The Most Common Dog Walking Injuries


In any year over 50,000 people will sustain a dog-related injury and those over 65 years old are at the most risk for hurting themselves when out for a walk with their dog.  Who would have thought that man's best friend could cause so much trouble? 

Whenever our four-legged friends get outside, they go wild.  And sometimes in both your hurry to get in a quick walk before dinner, and their excitement to run out the front door, you may not think of all the broken wrists and elbows, or even the thousands of hip fractures that are caused each year. 

Here are some of the most common dog walking injuries and our tips on keeping you on your feet and injury-free. 


Shepards Strain

The shepherd's strain is one of the most common injuries that occur when your dog pulls on their leash. If your dog yanks their leash too hard while your arm is outstretched it can be painful or even cause a shoulder dislocation and sprained wrist. Long term effects can even lead to tendon and ligament damage. The best way to prevent the shepherd's strain is to use a short leash and hold your arm tucked into your side so your dog can walk next to you, rather than walk you.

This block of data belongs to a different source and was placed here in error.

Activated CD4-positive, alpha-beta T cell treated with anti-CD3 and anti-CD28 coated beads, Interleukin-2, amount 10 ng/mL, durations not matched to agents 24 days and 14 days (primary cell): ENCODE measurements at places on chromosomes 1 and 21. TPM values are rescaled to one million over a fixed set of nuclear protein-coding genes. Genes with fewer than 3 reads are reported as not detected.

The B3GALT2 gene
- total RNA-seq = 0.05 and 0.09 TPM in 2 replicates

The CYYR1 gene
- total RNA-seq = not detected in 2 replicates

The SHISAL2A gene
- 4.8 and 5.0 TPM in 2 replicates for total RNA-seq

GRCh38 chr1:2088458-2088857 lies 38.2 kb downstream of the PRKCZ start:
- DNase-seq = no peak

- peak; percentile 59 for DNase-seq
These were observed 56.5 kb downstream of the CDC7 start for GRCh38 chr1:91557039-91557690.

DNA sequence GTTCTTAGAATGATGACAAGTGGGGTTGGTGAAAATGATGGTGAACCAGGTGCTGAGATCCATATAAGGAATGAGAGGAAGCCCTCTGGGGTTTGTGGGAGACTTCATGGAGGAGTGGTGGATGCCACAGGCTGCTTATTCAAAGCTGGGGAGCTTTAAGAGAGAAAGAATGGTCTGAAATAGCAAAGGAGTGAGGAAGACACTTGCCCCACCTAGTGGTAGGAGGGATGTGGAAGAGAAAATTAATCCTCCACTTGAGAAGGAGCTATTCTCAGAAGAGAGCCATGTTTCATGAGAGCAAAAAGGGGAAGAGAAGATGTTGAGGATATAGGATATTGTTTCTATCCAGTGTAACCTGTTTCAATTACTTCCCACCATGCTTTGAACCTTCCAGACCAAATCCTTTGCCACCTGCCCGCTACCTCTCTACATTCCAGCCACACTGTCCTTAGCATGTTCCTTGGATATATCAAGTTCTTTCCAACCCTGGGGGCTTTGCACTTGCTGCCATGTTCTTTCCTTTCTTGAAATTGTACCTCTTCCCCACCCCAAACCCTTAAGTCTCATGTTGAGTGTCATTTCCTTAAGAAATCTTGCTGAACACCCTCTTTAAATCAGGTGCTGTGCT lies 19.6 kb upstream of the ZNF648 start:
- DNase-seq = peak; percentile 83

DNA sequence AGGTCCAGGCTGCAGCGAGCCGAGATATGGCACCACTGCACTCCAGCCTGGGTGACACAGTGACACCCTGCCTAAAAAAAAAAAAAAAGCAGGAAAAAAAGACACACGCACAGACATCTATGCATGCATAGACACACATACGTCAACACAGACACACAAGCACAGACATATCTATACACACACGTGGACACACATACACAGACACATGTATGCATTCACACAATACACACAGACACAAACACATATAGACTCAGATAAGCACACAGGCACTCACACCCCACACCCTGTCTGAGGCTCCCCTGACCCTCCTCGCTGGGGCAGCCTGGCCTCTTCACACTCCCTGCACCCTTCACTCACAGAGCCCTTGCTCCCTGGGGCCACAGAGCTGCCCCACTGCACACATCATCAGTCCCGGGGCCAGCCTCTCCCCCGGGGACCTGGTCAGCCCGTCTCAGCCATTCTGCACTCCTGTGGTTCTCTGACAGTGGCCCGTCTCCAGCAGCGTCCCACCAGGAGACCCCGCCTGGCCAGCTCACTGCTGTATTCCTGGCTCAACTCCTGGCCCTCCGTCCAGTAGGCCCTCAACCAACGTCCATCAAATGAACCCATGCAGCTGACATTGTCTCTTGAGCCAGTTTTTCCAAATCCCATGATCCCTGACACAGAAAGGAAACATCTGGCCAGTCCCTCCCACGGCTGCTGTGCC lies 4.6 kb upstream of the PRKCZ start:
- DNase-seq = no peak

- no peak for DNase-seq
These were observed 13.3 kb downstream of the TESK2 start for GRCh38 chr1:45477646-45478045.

Tail Wagger Wrist

Tail wagger wrist is a fracture or dislocation of the wrist due to wrapping your wrists and fingers around your dog's leash or tucking them under their collar. To help prevent these fractures, never stuck your fingers under their collars on a wall, and keep the leash loose in your hand rather than wrapped in your fingers. If you're walking 2 dogs, use a double leash to avoid a tangle.


Another thing to be cautious of while walking your dog is to never tie their leash around your body, bike, or anything else that moves. Your dogs can get wrapped up in your wheels, trip you, and the next thing you know you're face down on the sidewalk with a broken wrist, scraped knee, or sprained ankle.


These experiences happen to the best of us. But, by staying alert, like keeping off your phone and enjoying the outdoors, you can better prepare yourself for those unexpected moments, so you have no reason to end up with a dog walking injury this season.  

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